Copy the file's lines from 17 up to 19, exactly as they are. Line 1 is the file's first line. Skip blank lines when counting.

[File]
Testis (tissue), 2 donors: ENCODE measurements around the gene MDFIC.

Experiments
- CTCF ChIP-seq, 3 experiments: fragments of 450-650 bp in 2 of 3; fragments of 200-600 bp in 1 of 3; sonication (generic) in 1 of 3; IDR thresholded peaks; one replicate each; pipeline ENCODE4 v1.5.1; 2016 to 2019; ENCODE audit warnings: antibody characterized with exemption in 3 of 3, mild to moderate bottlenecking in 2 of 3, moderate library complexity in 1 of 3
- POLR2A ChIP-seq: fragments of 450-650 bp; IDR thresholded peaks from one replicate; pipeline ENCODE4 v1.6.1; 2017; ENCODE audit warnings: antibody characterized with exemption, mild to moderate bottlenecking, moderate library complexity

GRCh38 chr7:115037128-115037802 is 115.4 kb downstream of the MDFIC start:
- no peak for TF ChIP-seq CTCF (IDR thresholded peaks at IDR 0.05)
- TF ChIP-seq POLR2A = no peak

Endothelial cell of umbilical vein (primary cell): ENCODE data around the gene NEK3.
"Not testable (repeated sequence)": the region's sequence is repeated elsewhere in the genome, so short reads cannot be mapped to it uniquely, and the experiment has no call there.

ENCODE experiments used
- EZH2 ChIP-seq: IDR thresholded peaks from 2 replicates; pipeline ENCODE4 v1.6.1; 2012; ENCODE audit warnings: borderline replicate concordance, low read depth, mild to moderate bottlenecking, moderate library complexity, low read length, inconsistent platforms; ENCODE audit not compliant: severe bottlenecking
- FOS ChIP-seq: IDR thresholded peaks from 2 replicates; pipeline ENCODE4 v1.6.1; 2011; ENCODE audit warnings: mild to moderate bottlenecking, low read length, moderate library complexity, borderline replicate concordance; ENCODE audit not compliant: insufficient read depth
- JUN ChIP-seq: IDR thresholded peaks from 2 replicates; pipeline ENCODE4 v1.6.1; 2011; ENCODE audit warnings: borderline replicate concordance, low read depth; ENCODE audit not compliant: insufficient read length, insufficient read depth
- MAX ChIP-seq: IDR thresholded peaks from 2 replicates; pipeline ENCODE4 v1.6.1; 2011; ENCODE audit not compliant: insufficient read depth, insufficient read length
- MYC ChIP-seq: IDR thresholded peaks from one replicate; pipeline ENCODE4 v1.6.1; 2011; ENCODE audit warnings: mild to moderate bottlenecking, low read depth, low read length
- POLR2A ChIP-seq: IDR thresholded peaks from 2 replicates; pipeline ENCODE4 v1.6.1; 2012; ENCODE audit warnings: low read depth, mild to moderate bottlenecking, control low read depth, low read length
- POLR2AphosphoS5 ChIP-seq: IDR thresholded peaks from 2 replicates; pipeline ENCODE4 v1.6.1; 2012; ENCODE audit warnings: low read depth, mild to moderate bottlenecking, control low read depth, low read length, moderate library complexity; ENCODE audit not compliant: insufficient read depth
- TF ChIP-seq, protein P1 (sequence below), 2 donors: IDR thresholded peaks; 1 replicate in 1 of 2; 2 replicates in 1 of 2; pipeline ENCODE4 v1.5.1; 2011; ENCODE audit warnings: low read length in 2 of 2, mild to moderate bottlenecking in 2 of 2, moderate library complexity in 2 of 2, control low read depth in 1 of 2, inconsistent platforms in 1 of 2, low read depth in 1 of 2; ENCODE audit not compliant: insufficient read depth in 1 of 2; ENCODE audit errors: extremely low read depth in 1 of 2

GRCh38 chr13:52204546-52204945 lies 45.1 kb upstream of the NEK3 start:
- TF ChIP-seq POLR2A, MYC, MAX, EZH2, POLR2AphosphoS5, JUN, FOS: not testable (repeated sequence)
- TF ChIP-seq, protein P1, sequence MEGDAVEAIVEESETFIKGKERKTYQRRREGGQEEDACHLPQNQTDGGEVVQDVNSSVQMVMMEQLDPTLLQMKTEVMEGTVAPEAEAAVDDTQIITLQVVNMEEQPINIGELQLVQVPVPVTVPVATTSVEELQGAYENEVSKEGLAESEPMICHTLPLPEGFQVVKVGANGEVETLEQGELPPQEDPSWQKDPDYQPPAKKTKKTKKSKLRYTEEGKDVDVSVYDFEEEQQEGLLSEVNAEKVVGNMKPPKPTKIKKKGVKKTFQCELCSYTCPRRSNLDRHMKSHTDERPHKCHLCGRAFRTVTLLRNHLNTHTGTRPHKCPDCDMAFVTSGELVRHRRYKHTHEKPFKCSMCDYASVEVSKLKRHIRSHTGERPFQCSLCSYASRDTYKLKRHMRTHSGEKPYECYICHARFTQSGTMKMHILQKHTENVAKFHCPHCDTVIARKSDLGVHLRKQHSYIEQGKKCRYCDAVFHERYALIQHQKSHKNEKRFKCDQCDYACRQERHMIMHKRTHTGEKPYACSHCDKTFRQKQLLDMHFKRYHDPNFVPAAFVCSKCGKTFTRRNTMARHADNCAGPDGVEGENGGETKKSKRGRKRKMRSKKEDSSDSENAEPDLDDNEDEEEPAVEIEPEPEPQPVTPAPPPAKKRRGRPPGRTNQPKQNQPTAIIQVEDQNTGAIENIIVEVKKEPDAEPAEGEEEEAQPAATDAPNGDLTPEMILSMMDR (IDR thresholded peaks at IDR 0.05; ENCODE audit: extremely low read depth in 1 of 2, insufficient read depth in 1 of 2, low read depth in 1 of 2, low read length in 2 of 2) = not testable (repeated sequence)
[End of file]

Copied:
- POLR2AphosphoS5 ChIP-seq: IDR thresholded peaks from 2 replicates; pipeline ENCODE4 v1.6.1; 2012; ENCODE audit warnings: low read depth, mild to moderate bottlenecking, control low read depth, low read length, moderate library complexity; ENCODE audit not compliant: insufficient read depth
- TF ChIP-seq, protein P1 (sequence below), 2 donors: IDR thresholded peaks; 1 replicate in 1 of 2; 2 replicates in 1 of 2; pipeline ENCODE4 v1.5.1; 2011; ENCODE audit warnings: low read length in 2 of 2, mild to moderate bottlenecking in 2 of 2, moderate library complexity in 2 of 2, control low read depth in 1 of 2, inconsistent platforms in 1 of 2, low read depth in 1 of 2; ENCODE audit not compliant: insufficient read depth in 1 of 2; ENCODE audit errors: extremely low read depth in 1 of 2

GRCh38 chr13:52204546-52204945 lies 45.1 kb upstream of the NEK3 start: